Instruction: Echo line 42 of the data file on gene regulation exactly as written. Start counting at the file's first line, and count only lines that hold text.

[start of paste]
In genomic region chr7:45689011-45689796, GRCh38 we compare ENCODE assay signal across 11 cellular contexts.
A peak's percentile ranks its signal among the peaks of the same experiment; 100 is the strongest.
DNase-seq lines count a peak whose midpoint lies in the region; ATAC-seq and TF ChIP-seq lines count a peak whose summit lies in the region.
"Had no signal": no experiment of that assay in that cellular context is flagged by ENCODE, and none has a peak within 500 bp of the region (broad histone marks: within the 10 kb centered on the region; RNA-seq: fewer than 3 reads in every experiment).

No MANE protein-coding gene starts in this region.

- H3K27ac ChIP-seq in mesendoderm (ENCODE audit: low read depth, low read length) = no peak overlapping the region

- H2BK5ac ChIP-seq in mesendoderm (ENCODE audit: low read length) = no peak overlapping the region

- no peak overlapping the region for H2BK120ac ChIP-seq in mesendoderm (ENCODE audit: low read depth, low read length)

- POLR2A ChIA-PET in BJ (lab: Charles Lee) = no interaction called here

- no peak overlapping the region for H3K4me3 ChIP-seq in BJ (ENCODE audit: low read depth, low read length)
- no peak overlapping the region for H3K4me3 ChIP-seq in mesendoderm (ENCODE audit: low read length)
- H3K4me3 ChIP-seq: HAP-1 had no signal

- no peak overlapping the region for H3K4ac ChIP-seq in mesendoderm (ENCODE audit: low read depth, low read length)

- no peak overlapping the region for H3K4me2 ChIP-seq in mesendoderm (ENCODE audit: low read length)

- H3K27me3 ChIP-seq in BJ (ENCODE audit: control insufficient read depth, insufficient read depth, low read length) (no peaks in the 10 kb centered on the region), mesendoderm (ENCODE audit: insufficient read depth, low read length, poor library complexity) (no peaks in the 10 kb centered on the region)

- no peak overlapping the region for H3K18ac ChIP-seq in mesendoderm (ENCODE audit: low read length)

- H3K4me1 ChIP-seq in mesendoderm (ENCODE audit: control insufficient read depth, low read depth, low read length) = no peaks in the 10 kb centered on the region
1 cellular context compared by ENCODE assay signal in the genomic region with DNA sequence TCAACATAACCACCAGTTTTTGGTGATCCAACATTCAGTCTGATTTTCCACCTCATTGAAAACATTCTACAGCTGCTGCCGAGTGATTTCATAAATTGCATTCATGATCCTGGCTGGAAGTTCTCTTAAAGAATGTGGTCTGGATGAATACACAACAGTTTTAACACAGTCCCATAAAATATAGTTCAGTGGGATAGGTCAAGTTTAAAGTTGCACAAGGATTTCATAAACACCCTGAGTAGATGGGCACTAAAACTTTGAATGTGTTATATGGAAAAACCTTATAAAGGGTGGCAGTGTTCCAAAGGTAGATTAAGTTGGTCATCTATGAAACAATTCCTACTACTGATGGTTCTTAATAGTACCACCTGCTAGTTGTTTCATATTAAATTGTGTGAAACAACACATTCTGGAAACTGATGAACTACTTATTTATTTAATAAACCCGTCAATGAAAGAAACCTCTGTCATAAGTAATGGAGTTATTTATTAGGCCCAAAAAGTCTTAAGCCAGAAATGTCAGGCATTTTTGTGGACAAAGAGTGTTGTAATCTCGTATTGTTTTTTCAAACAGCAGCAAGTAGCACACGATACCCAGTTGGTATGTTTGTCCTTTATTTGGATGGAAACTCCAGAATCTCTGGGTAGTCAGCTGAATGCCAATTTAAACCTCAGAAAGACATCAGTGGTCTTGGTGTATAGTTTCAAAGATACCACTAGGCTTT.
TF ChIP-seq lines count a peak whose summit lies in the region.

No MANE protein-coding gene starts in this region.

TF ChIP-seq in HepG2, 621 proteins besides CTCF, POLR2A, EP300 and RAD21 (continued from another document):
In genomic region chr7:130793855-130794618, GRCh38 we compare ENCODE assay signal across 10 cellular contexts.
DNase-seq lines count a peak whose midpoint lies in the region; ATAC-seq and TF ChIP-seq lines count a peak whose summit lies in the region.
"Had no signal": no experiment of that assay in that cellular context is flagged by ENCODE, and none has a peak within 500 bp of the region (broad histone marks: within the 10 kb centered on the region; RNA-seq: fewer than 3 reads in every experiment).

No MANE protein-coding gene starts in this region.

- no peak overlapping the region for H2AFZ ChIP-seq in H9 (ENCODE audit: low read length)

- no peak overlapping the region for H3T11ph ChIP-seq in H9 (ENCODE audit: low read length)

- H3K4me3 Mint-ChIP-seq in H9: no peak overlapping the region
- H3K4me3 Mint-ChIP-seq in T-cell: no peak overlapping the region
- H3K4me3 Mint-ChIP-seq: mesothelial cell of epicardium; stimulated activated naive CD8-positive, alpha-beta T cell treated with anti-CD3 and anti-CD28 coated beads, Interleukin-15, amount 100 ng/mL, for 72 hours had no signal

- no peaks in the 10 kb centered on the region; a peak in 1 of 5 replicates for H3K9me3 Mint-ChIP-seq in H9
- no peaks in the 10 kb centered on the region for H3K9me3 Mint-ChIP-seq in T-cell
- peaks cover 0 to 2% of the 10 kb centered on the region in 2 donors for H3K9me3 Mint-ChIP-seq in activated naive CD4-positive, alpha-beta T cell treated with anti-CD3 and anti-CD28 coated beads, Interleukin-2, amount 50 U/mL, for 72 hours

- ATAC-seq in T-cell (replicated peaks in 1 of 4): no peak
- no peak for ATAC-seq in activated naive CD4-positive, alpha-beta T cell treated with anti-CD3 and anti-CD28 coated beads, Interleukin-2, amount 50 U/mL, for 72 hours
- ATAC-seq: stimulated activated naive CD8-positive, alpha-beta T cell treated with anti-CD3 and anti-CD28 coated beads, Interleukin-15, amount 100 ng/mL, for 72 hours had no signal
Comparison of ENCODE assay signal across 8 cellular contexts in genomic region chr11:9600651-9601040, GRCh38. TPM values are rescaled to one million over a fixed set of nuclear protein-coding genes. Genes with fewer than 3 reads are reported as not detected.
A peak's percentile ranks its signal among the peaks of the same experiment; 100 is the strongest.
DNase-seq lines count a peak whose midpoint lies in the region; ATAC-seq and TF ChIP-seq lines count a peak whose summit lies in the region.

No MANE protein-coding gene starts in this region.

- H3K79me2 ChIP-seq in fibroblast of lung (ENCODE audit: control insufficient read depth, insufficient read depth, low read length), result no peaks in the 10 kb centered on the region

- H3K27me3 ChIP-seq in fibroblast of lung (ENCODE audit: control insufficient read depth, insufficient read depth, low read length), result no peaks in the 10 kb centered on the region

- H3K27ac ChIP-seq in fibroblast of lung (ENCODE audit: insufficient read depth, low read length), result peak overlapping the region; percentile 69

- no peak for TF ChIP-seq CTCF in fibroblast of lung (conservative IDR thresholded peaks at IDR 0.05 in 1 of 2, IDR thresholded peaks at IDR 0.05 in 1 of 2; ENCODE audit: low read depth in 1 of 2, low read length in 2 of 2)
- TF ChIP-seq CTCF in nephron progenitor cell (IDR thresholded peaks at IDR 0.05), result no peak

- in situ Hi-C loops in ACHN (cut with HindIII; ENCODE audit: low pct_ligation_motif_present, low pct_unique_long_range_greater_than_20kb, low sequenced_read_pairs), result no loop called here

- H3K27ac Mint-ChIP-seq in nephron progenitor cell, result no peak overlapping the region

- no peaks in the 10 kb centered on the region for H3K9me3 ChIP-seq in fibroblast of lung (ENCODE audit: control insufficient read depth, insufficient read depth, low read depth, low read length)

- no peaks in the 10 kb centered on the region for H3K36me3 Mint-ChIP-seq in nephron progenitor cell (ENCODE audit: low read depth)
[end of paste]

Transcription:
- H3K27me3 ChIP-seq in fibroblast of lung (ENCODE audit: control insufficient read depth, insufficient read depth, low read length), result no peaks in the 10 kb centered on the region